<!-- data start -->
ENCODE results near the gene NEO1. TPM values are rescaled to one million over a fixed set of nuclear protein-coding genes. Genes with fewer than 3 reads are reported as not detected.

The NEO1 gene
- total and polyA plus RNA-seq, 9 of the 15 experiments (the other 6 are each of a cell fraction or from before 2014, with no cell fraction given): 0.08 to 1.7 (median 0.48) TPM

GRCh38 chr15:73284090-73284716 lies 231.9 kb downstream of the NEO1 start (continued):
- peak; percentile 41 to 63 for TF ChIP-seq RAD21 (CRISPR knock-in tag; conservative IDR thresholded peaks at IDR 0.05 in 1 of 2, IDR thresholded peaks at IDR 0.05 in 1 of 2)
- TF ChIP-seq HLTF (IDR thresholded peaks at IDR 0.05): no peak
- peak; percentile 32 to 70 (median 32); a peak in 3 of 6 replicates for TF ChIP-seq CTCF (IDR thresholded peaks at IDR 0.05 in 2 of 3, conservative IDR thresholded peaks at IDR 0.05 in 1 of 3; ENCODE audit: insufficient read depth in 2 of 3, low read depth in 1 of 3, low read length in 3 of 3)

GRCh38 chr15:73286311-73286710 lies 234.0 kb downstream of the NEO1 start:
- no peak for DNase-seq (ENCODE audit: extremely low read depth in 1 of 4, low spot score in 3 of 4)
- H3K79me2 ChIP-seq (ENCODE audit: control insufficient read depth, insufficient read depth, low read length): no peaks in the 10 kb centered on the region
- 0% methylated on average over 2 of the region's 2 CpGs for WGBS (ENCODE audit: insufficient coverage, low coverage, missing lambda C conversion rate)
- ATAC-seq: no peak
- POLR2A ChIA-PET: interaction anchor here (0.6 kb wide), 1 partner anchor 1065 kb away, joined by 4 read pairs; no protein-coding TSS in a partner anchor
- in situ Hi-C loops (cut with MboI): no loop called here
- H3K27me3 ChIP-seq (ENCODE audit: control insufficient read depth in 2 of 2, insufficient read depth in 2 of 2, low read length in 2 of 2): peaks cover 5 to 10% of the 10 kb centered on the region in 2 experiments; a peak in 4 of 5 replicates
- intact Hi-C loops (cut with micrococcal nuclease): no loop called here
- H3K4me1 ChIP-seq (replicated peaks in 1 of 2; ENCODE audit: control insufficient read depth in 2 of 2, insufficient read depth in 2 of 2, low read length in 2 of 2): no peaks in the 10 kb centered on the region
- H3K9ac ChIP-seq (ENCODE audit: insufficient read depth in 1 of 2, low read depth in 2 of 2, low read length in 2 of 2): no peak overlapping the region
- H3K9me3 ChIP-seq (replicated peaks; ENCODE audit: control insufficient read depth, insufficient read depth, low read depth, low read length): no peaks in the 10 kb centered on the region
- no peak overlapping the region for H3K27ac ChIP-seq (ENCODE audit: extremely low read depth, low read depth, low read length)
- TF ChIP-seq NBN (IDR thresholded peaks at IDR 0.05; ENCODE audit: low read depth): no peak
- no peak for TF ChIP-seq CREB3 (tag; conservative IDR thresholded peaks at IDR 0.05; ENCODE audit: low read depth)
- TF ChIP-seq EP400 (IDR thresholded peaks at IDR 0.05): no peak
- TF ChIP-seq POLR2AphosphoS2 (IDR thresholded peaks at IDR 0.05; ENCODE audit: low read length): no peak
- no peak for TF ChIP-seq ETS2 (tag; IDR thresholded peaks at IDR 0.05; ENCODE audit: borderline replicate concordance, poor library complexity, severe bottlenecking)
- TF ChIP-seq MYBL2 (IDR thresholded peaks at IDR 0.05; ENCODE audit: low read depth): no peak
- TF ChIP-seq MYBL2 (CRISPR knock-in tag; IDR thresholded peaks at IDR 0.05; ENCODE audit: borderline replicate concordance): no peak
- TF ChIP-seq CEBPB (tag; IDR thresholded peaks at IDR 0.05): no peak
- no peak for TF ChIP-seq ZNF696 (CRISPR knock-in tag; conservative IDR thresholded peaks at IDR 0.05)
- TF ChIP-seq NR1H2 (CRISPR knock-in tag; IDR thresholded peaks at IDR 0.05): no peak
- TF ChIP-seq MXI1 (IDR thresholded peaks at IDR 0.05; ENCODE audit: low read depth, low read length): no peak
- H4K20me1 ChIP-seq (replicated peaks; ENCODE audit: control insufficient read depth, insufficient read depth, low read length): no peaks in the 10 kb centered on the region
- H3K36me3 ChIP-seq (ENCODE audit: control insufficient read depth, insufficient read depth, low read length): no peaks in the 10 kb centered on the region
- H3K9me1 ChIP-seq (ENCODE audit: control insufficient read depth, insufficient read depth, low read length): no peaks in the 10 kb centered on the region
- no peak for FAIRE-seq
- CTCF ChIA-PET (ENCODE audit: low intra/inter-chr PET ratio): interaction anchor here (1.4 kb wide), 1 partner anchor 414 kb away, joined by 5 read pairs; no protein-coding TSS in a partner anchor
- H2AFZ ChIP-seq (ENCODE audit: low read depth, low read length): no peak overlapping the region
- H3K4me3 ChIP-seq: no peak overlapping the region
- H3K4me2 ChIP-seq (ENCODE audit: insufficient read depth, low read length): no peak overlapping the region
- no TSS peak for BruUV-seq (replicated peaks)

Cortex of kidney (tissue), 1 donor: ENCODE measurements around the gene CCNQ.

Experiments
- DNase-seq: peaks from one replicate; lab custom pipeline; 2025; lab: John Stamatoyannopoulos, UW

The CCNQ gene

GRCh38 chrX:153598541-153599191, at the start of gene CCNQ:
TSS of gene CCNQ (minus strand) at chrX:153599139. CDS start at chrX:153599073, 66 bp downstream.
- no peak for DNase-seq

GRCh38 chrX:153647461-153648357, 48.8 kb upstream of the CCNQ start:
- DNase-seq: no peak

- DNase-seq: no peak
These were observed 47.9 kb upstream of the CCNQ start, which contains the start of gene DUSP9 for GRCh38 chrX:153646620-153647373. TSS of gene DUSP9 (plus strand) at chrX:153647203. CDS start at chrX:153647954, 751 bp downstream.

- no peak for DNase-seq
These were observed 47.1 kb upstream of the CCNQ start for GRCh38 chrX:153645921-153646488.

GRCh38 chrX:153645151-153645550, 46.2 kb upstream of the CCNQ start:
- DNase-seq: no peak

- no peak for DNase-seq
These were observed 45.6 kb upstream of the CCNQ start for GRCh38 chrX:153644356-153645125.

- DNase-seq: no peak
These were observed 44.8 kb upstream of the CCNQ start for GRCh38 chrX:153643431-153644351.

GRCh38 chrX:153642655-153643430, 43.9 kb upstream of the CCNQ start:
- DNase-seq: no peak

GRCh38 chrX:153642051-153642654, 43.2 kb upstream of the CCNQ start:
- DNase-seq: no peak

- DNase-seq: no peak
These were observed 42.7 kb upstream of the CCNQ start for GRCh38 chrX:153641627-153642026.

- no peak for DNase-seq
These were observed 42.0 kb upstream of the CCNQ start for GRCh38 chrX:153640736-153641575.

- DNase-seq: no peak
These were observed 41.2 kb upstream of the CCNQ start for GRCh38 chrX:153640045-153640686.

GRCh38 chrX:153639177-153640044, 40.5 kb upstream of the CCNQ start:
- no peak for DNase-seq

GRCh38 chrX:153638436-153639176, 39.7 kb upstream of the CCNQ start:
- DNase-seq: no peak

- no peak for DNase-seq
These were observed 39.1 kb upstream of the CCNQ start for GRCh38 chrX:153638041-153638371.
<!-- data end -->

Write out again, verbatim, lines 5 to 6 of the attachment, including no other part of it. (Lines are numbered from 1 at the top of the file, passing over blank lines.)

- peak; percentile 41 to 63 for TF ChIP-seq RAD21 (CRISPR knock-in tag; conservative IDR thresholded peaks at IDR 0.05 in 1 of 2, IDR thresholded peaks at IDR 0.05 in 1 of 2)
- TF ChIP-seq HLTF (IDR thresholded peaks at IDR 0.05): no peak